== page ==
Which Is Worse: Artificial Sweeteners or Sugar?
It's a tough choice at the coffee shop milk station: do you go with the yellow or pink packet of artificial sweetener, knowing it will add zero calories but possibly contain harmful chemicals? Or the white packet of natural table sugar because it's, well, natural?
It's a debate nutrition and weight-loss enthusiasts regularly engage in, believe it or not. And while the stakes may not seem so high at the coffee shop, the choice between regular soda and diet starts to add up pretty quickly. Regular sugar is supposed to be more wholesome since it wasn't made in a lab, but there are so many health issues associated with sugar consumption, it's easy to understand why people are scared of the white stuff. Artificial sweetener, on the other hand, supposedly tricks your brain and influences the same metabolic responses as sugar. Plus, it's full of weird chemicals. But there are no calories!
So which one is the better option?
Natural sugar: what it means
Natural sugar goes way beyond traditional table sugar. There's sugar in the raw varieties, coconut sugar, agave nectar, honey, and the oft-demonized high-fructose corn syrup. Honey and molasses are often turned to instead of table sugar because of their natural properties, but they have the exact same glycemic index as sugar, according to gastroenterologist and obesity medicine specialist Dr. Nitin Kumar of the Bariatric Endoscopy Institute.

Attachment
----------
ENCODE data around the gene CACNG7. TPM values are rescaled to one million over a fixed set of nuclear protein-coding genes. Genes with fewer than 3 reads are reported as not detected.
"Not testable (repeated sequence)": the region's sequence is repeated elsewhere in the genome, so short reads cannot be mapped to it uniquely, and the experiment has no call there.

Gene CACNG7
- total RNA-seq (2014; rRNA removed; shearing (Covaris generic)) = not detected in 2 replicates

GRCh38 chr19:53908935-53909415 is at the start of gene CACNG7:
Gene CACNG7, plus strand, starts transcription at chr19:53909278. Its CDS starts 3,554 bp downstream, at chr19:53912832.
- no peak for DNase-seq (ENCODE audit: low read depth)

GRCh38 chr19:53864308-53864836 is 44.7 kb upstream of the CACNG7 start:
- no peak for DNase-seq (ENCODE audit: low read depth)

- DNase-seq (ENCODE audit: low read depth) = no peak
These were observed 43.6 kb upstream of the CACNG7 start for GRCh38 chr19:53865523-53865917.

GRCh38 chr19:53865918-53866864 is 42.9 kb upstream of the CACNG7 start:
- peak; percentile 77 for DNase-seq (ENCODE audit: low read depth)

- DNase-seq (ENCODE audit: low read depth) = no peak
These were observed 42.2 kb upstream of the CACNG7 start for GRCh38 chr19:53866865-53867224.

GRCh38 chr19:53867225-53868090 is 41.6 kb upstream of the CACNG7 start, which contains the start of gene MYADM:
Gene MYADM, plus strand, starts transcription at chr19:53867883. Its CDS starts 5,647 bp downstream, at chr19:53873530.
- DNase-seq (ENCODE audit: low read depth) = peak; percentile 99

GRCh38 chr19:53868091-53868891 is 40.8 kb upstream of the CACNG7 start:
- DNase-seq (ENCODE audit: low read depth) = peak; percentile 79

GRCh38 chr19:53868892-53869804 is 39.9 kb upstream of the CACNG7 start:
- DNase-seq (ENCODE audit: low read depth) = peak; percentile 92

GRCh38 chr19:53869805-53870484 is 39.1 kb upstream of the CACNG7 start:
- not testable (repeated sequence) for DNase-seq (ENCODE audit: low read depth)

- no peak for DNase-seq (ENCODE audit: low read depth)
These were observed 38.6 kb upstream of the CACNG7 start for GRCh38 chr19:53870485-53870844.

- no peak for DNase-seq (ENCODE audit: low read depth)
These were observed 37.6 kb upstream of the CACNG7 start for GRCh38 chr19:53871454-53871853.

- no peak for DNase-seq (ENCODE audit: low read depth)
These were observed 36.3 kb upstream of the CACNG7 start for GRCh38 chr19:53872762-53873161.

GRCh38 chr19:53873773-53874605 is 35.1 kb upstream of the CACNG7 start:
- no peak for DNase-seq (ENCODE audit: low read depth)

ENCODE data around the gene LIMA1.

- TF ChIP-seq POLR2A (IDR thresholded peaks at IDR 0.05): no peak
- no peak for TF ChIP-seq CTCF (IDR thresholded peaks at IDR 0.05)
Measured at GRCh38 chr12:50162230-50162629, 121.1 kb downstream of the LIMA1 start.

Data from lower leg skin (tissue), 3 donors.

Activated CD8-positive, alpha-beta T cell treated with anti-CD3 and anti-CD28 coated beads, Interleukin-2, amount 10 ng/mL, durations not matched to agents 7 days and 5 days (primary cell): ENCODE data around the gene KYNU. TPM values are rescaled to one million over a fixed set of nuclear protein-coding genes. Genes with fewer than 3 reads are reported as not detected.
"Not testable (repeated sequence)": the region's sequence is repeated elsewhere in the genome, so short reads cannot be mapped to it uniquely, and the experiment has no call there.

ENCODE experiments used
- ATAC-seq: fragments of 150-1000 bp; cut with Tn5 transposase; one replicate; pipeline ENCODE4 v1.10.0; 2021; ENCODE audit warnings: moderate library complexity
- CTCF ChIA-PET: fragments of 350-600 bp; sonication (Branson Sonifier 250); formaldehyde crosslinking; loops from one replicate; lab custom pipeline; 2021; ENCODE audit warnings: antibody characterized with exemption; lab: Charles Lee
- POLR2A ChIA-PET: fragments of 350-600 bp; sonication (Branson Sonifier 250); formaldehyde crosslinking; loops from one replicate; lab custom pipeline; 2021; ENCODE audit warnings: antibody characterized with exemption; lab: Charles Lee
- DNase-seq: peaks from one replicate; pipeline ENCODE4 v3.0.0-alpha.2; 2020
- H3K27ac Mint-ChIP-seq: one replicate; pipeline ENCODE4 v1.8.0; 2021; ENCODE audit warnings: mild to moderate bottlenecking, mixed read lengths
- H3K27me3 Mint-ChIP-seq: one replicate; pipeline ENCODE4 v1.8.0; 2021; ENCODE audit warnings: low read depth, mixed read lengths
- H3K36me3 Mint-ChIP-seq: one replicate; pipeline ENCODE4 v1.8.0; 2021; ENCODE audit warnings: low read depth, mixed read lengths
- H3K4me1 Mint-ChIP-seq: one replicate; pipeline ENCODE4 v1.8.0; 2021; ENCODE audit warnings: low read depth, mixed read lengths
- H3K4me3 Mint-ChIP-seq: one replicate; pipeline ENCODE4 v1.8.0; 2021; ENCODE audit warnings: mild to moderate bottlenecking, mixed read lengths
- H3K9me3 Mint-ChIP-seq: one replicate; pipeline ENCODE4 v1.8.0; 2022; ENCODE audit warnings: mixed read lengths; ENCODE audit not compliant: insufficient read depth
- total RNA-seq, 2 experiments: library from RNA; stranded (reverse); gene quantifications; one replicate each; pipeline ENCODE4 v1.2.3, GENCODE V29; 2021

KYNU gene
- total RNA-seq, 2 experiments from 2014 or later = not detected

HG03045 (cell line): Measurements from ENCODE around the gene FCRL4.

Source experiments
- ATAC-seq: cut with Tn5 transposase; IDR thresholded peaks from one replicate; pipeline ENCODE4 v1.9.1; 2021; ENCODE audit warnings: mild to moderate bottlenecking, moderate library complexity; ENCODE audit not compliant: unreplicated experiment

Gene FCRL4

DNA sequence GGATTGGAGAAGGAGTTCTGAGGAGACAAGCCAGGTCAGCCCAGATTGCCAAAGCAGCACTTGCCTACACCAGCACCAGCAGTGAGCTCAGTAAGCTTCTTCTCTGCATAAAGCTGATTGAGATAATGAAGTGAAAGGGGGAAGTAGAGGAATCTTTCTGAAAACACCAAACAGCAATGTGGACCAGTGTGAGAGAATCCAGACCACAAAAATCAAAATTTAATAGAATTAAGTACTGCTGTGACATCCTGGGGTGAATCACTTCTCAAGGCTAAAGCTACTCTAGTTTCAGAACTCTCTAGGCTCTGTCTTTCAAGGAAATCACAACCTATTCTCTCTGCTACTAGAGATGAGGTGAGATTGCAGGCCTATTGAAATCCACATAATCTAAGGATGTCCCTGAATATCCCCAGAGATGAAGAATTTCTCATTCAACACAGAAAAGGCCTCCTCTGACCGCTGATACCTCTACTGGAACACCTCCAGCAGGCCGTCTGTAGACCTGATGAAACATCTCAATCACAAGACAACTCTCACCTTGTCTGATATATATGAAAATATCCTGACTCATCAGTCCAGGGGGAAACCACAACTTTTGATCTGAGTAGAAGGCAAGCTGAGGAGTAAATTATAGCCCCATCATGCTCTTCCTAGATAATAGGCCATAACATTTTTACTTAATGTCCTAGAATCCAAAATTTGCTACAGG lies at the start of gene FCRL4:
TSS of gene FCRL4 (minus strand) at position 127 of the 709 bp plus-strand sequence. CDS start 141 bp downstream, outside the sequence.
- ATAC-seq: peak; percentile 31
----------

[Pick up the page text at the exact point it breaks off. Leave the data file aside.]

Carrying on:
Agave nectar is sometimes lauded as a healthier alternative because it has a lower glycemic load -- which basically means it's supposed to jack up your blood sugar levels more slowly -- but it's still very refined and processed, according to Dr. Kumar. It also has a high fructose content, which means it has similar properties to high-fructose corn syrup; they both convert sugar into fat more easily than table sugar.
Even with all the different fancy names for sugar, they're all more or less the same. Except HFCS, which should still be avoided like the plague.
Artificial sweetener: know the differences
With artificial sweeteners, things get a little more muddled, mostly because there are so many different FDA-approved types. Aspartame is the most common ingredient you'll find in sugar-free processed foods, like diet soda. It's also sold in little packets under the brand names Equal and NutraSweet, and is 200 times sweeter than sugar. Dr. Kumar says that unlike other sweeteners, which generally just pass through your body, aspartame is metabolized into compounds found in natural food. It's considered safe in small amounts, except for people with phenylketonuria, a genetic disease.
Sucralose, also known as Splenda, passes through the body easily and does not build up in body fat. It's also 600 times sweeter than sugar, so a little goes a long way. Saccharin, or Sweet'N Low, is a little more controversial; saccharin was deemed unsafe after a study in 1978 found a connection between the sweetener and bladder cancer in rats. But subsequent studies have found no clear correlation between saccharin and cancer in humans, since we process it differently than rats do. Go figure. More recent research suggests it could even help inhibit cancer cell growth... wait, what? Even though the National Cancer Institute says it's safe for consumption, the 300-times-sweeter-than-sugar sweetener hasn't been as popular since the whole late-'70s debacle.